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The Last Word on Broadway

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The Last Word on Broadway

The stagehands’ strike is about protecting featherbedding. November 26, 2007

In Booth Tarkington’s 1916 novel Seventeen, a little girl gets admonished for using “damn” when she quotes a neighbor. Brightening, she substitutes “word” for the forbidden expression: “He talked like this, mama: he said ‘I’ll be word if I can stand it!’ An’ he kept getting crosser, an’ he said, ‘Word! Word! WORD!’”

Hard as it is to believe, such niceties persist today. Take the term “featherbedding,” a pejorative that Webster’s defines as “the requiring of an employer usually under a union rule . . . to hire more employees than are needed.” The current strike by Local One of the International Alliance of Theatrical Stage Employees—stagehands—is about just such a practice.

When the members of Local One walked off their jobs, Broadway essentially went dark. The League of American Theaters and Producers refused to buckle, presenting its side to the public on the local TV station New York One. Richard Frankel, general manager of Young Frankenstein, spoke for his colleagues: “There are several ways that the featherbedding manifests itself. We cannot hire the number of men we [producers] need, we have to hire the number of men [the union tells] us to hire.”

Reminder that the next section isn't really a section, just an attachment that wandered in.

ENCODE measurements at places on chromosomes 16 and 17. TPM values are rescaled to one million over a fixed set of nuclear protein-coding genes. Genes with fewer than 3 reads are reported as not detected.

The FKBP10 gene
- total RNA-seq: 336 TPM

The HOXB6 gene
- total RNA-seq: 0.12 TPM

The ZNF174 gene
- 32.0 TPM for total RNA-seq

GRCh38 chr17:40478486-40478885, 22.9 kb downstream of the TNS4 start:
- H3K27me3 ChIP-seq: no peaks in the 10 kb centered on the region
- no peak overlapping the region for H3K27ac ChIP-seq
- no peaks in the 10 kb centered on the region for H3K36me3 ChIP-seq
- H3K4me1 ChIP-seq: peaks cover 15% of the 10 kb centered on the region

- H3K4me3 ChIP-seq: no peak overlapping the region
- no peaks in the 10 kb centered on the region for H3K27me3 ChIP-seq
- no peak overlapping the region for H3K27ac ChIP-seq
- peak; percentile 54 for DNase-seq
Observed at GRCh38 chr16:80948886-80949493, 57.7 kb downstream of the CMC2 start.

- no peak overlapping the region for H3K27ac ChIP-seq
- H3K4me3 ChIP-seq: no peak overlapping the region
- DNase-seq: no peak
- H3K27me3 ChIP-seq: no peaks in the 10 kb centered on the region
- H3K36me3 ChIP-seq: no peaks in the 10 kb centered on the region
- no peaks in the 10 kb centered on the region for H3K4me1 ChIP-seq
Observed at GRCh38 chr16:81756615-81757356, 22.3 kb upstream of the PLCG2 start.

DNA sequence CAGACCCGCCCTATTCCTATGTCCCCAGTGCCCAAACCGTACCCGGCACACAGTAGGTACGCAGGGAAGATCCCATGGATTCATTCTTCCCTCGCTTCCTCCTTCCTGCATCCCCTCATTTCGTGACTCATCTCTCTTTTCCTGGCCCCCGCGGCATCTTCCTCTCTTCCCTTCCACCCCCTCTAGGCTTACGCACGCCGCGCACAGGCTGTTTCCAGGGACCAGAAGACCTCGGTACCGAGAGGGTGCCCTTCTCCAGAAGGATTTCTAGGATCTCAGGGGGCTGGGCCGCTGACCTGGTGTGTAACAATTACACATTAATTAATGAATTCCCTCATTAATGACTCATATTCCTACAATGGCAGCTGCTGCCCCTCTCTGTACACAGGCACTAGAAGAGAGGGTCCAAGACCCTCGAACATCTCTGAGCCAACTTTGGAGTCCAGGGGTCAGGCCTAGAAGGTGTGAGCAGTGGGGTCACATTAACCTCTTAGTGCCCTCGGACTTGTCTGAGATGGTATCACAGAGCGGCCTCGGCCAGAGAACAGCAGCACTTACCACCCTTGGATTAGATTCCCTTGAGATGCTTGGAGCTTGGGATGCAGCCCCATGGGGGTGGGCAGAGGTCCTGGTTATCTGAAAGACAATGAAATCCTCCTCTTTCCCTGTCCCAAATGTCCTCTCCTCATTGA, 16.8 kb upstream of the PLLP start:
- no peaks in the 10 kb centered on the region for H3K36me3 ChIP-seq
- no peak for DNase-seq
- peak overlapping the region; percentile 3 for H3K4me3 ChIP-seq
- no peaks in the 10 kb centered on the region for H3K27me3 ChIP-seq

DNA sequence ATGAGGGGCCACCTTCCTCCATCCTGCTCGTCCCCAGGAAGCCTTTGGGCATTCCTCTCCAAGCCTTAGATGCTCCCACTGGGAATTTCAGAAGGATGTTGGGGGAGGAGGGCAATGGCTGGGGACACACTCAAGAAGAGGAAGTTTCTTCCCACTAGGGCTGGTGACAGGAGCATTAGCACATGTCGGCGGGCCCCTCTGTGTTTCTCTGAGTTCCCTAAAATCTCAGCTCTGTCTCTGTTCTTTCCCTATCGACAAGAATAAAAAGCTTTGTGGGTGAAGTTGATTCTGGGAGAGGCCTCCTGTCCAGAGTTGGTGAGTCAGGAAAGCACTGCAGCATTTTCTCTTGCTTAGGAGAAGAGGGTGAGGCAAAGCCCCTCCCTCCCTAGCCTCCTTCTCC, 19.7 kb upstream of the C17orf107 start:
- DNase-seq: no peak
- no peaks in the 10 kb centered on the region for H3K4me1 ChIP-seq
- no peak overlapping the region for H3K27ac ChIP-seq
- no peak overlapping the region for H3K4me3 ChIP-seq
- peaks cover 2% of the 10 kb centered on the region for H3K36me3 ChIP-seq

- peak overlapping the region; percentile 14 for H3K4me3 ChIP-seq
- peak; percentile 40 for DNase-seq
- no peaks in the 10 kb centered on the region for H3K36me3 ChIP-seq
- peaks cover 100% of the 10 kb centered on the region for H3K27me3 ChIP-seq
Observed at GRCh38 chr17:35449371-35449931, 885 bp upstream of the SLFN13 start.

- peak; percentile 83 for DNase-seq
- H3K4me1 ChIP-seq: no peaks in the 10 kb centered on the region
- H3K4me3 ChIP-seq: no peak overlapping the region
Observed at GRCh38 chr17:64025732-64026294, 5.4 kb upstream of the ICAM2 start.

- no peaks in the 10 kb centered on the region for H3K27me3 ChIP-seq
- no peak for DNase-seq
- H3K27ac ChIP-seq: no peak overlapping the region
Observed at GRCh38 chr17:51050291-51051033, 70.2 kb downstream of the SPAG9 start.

Local One president James J. Claffey, Jr. responded furiously. As the producers “continue to say featherbedding and they keep [saying] basically that we’re thieves,” he thundered, “we’re not going back to the table with that lack of respect. We can’t negotiate under those circumstances.”

Mayor Bloomberg’s offers to mediate were welcomed by the league but spurned by the union. Now only one course remains. This disagreement is evidently not a matter of money, it’s a matter of language. Ergo, producers should henceforth cease to use “featherbed,” “featherbedded,” or “featherbedding” in public statements. They might say instead that Local One ought to end its policy of “wording.” They could point out that shows have had to word since Tarkington’s era, using employees who do exactly nothing for their wages—wages that add up to a six-figure annual salary for many union members.

With malice aforethought, the union timed the stoppage to hit during the weeks before Christmas, when the city attracts legions of tourists with disposable income. Accordingly, the strike didn’t just affect theaters. Since it began three weeks ago, restaurant and hotel workers have seen their own incomes and tips plunge. Ironically, years ago their unions agreed not to word, and none is the worse for it. Only Broadway persists in this archaic practice. It’s well past time to get the word out.

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